July has been a memorable weather month across the DC area. From a flash flood emergency and a 100 year flood to DC's longest and most extreme heat wave in 3 years -- we've had a lot crammed into 4 short weeks.
This crazy month of weather has had a lot of folks in the newsroom asking about how it compares to last year. Do the July 8th flash floods mean DC will experience back-to-back record wet years? What about this crazy heat? We decided to break down the numbers.
Rainfall -- 2018 vs. 2019
Last year was DC’s wettest on record with 66.28”, breaking the 1889 record of 61.33” by nearly 5”. 2018's rain wasn't just impressive by that sole number alone -- we had a record 24 days in the year with at least 1" of rain! A huge chunk of the rain we received in the year was all the back half of the year. January was among the top 5 driest for DC standards, but that was followed by 4 other months among the top 4 wettest.
By comparison, 2019 in DC has also averaged above-average to date with over 28" of precipitation. This isn't as high as in 2018 -- but it's still more than 5" ahead of the pace for average annual rainfall. In the month of July alone, we've picked up 6.48" of rain, which is over 70% higher than the monthly average of 3.73".
Similarities between the years: DC has had several very heavy rainfall events and both were wet years.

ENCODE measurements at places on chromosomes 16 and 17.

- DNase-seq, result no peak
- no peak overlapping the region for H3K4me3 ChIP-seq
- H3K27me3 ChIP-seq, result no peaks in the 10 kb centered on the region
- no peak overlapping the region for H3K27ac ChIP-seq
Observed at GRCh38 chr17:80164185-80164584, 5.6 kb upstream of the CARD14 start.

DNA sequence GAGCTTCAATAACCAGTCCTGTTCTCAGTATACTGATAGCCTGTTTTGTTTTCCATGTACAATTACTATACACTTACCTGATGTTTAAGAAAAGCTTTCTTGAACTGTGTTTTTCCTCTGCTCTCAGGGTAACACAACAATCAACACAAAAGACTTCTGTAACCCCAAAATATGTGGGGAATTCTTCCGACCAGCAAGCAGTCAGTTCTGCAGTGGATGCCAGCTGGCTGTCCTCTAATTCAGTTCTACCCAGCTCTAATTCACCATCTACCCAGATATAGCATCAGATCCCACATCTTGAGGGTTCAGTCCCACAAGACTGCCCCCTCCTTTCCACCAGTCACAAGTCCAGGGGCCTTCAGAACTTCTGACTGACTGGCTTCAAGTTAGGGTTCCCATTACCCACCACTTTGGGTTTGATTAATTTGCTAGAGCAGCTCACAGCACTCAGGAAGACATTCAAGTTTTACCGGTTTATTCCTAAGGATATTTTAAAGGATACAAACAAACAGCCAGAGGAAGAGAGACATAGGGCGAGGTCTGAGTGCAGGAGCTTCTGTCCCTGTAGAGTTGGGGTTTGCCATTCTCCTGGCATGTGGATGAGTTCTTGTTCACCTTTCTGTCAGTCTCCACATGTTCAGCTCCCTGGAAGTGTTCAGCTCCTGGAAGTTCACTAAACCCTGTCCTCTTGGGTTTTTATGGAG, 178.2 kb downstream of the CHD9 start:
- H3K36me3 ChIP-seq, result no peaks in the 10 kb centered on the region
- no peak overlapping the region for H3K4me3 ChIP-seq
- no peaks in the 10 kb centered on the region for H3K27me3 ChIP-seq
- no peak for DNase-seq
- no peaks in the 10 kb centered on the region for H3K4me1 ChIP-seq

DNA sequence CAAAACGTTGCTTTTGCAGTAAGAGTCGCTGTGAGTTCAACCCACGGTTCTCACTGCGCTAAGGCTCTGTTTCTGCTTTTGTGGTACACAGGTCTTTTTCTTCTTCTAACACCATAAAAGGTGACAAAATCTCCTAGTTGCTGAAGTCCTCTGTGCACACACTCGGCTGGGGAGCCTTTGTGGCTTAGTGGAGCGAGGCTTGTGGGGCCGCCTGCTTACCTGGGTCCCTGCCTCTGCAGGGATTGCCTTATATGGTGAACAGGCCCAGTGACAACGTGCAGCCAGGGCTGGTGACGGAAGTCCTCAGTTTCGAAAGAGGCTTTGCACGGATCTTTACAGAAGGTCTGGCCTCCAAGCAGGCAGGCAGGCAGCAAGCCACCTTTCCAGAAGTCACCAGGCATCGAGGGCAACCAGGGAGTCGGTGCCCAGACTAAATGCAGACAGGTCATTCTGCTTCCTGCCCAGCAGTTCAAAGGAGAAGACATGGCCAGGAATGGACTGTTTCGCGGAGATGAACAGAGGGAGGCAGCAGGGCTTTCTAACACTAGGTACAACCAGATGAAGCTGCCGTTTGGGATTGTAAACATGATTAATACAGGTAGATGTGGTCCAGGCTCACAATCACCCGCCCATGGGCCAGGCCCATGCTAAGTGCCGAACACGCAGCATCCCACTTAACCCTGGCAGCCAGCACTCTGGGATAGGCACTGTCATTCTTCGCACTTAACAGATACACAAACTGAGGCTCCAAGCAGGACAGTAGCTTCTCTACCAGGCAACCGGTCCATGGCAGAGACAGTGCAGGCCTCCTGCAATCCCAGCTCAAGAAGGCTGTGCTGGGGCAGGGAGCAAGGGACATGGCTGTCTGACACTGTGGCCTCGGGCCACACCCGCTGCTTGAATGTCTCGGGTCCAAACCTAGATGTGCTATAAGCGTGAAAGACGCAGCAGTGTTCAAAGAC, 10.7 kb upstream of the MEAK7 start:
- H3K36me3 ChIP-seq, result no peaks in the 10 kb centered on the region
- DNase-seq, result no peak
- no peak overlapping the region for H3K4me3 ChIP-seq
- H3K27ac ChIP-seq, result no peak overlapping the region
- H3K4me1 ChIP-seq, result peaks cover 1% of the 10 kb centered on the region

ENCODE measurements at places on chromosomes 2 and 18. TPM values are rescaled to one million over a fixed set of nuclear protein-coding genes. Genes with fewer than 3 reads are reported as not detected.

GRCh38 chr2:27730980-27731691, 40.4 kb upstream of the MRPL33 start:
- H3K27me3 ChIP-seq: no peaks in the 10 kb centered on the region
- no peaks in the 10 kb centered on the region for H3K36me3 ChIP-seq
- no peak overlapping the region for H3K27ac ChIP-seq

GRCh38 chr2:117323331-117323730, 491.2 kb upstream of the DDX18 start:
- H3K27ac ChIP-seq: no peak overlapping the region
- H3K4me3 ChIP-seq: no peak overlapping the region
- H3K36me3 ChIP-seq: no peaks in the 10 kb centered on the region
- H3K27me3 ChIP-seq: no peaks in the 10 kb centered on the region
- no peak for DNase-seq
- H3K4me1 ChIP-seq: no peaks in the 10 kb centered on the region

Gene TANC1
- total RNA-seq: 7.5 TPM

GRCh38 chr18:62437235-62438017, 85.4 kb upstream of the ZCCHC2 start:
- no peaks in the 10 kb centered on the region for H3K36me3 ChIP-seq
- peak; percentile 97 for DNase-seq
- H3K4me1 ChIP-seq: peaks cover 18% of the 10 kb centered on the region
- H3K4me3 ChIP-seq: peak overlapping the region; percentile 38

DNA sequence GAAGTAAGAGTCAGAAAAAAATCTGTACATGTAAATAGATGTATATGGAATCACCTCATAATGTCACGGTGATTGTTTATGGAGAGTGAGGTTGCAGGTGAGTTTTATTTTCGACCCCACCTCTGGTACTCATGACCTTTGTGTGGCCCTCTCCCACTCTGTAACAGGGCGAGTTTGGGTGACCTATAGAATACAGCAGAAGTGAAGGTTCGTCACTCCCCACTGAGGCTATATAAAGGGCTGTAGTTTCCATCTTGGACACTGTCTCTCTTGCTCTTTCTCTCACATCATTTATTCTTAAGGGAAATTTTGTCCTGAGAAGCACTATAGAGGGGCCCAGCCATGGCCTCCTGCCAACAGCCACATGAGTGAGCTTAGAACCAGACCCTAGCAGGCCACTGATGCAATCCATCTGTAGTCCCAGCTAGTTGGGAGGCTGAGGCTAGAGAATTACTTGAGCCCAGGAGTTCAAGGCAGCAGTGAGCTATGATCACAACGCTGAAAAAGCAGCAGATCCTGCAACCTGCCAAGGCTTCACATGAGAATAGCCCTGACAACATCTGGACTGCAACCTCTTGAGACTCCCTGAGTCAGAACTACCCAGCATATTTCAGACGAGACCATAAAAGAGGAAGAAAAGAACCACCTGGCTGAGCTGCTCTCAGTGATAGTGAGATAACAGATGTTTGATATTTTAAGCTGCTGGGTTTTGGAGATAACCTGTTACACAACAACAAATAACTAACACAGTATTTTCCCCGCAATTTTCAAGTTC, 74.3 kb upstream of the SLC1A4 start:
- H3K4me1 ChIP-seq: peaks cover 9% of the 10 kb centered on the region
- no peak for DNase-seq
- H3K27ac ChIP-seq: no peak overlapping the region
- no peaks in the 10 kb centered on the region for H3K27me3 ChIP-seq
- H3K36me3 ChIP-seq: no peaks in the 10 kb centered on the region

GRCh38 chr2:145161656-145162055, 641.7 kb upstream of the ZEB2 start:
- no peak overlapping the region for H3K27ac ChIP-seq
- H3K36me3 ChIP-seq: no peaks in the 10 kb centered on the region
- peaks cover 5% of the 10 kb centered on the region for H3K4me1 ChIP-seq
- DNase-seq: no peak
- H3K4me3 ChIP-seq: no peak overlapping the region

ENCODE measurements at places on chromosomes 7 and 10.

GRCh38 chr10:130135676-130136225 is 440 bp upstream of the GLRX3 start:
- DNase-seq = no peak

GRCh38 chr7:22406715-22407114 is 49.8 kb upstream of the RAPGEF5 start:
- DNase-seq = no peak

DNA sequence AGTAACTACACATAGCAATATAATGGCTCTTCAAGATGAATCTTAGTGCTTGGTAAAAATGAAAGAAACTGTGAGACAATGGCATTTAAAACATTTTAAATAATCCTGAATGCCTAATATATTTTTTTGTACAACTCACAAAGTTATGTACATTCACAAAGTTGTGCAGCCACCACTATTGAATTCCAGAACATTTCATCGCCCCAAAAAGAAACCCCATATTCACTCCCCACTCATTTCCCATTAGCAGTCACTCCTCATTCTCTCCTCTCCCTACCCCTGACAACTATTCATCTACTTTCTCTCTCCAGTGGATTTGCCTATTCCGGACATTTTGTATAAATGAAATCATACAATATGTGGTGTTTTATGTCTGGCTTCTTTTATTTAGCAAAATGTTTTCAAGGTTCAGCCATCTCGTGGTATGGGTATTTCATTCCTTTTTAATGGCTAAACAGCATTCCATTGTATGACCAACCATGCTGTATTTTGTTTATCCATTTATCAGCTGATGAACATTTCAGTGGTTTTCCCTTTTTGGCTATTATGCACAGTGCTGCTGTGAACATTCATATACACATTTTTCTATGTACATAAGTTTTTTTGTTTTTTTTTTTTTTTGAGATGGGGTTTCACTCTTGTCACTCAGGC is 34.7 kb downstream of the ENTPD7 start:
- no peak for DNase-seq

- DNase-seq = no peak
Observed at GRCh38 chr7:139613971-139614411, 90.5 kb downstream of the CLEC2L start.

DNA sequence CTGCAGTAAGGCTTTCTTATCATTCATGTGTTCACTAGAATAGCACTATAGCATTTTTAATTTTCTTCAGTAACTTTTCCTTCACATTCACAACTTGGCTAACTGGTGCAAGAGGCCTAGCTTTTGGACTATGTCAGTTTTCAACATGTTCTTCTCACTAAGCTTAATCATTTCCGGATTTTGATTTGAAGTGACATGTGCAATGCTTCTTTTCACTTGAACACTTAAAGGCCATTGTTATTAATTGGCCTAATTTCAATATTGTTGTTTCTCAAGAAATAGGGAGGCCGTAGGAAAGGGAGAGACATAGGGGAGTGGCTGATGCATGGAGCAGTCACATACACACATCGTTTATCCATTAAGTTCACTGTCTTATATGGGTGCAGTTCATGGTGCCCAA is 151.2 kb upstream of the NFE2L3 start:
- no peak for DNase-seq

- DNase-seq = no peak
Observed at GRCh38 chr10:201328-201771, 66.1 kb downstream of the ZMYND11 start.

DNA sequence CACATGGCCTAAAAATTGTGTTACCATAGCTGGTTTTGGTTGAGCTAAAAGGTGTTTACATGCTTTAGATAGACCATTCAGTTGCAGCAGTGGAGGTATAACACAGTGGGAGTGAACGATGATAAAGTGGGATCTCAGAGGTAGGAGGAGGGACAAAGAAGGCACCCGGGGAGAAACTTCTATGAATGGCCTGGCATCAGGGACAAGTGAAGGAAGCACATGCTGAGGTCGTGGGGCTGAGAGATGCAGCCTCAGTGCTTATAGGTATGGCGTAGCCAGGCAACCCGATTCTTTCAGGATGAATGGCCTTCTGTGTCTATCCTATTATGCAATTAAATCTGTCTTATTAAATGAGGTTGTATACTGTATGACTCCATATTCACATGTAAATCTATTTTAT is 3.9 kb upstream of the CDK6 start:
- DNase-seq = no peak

This doesn't necessarily mean DC will end up with another record rainfall year. We've only examined statistics and numbers -- we don't ultimately know what the fall and end of the year will bring.
Hot Days And Heat Waves -- 2018 vs. 2019
Looking at the summer months, it's been a much hotter start to the summer of 2019 than last year. We've had 32 90-degree days so far in comparison to 2018's 22 days through July 27th.
This month alone, DC has had 18 days at or above 90 degrees, including 12 of those in a single heat wave, which was DC's longest and most intense in three years. Even though as of the end of July, 2019 is off to a hotter start than last year, it doesn't mean we'll end up hotter than in 2018. We had 23 days at or above 90 degrees in August, September, and October of last year.